The problem with a movie about rich people learning about real life that is written by rich people who have no idea about real life is that you end up with something like this — a movie about two rich girls, heirs to a cosmetics fortune, who lose everything, discover what really matters, and end up demonstrating that by making the cosmetics affordable so that prostitutes can buy them.
I’m not kidding. I wish I was.
Real-life sisters Hillary (Lizzie Maguire) and Haylie (Napoleon Dynamite) Duff play Tanzy and Ava Marchetta, whose late father founded a successful cosmetics company. They are due to inherit when they come of age, but his best friend, the current CEO (Brent Spiner) recommends that they sell the company to its rival, run by Fabiella (Anjelica Huston). Before they can agree, a news report that one of the products caused severe skin damage throws the company into chaos. And the girls accidentally burn down their house and turn over their car to someone they assume is a valet but who turns out to be a thief.
They have nowhere to go but the apartment of Inez (Maria Conchita Alonso), their maid.
Ava’s TV star boyfriend dumps her — through his agent. Their fancy party friends don’t want to know them any more. Fabiella makes another offer, much lower. If they sell, the company their father built will no longer exist.
Yes, of course it all turns out fine and there’s a happily ever after ending complete with cute new boyfriends. But on the way there, the movie has a surprising number of bad choices ranging from the odd to the unfortunate, inappropriate, and downright ugly, considering the target audience and the PG rating.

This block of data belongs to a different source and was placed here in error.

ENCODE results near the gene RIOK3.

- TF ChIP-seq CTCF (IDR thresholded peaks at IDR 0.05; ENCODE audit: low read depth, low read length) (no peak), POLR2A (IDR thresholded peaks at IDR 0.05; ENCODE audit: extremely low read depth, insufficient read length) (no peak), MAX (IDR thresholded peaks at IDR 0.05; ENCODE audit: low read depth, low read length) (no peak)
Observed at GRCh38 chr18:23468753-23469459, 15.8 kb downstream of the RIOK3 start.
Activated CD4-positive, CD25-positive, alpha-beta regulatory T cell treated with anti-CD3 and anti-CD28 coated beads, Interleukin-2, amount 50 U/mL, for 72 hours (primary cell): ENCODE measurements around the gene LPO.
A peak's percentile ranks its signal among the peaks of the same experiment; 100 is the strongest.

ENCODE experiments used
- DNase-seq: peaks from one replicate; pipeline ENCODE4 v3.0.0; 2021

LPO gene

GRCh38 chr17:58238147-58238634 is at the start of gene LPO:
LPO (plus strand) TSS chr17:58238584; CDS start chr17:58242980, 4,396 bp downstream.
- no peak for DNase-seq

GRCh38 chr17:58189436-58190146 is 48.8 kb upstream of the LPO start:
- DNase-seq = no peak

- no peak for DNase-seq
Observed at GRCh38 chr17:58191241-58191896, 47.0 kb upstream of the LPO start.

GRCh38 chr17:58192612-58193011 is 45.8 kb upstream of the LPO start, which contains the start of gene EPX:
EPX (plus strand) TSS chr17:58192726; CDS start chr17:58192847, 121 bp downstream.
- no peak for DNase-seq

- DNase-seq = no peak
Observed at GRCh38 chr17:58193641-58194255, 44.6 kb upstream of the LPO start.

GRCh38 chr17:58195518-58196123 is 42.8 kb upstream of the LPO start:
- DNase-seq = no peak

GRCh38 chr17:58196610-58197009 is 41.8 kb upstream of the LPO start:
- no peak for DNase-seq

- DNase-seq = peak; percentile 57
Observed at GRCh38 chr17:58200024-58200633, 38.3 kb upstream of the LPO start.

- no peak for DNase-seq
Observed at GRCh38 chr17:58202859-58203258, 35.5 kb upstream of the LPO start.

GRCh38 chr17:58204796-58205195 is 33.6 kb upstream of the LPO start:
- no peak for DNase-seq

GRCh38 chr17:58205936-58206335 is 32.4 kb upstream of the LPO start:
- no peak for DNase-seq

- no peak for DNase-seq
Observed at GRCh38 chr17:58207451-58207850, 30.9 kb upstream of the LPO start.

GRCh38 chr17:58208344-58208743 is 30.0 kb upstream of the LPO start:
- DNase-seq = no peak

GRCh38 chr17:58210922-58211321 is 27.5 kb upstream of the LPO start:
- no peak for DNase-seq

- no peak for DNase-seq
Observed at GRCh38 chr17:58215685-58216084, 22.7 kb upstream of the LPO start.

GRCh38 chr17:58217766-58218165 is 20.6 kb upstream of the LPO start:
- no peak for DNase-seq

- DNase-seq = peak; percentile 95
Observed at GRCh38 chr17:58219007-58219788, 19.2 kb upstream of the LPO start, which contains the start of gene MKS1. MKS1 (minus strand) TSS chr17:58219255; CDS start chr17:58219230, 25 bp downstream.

For example, inspired by watching Erin Brocovich, Tanzy uses a skimpy outfit to entice a young man to let her look at some hidden records. She is arrested and put into a cell with three prostitutes who stroke her arm in a menacing fashion — then she turns it all around, using sand caught between the toes of one as she ran from the cops, to by teach them how to exfoliate their skin.
The girls also use some strong language for a PG movie. What is the purpose in a movie like this of a line like “screwier than Courtney Love?” Or “I’m so sorry I slept with your dad?” There is disturbing footage of skin disorders. Most important, the very values the movie purports to communicate are undermined by the approval it expects for its characters’ choices. The great revelations the girls have about the importance of helping the poor are supposed to be shown by their commitment to cheaper cosmetics and arranging for a friend’s children to be allowed into the country.
Superb actors like Anjelica Houston, Obba Babatunde, and Lukas Haas (Witness) are criminally wasted and only make the Duff sisters’ very limited acting skills look even weaker by comparison.
Parents should know that this movie has, as noted, very strong language and references for a PG, including the s-word, a reference to “white trash” (supposed to be funny), jokes about using Preparation H to get rid of eye bags (especially idiotic given that the girls are supposed to know all about cosmetics), “you practically jump each other,” “I heard that on the bus people pee on the seats,” “he was going to go straight for us,” and more. Character (briefly) drink and smoke (though one expresses horror at cigarettes). Characters are prostitutes. Tanzy wears skimpy clothes to get a young man to let her get what she wants. There is a reference to an overdose of birth control pills. A character has a nose job so she can look like Tanzy. Overall, even the supposedly reformed behavior of the girls is not what parents would like their children to imitate.
Families who see this movie should talk about why the girls were so spoiled and inconsiderate. Why does Tanzy say she wished her father had been harder on her? Why does Ava say she didn’t like how hard their father was on her?
Families who enjoy this movie will also enjoy Lizzie Maguire and the much better film Cow Belles.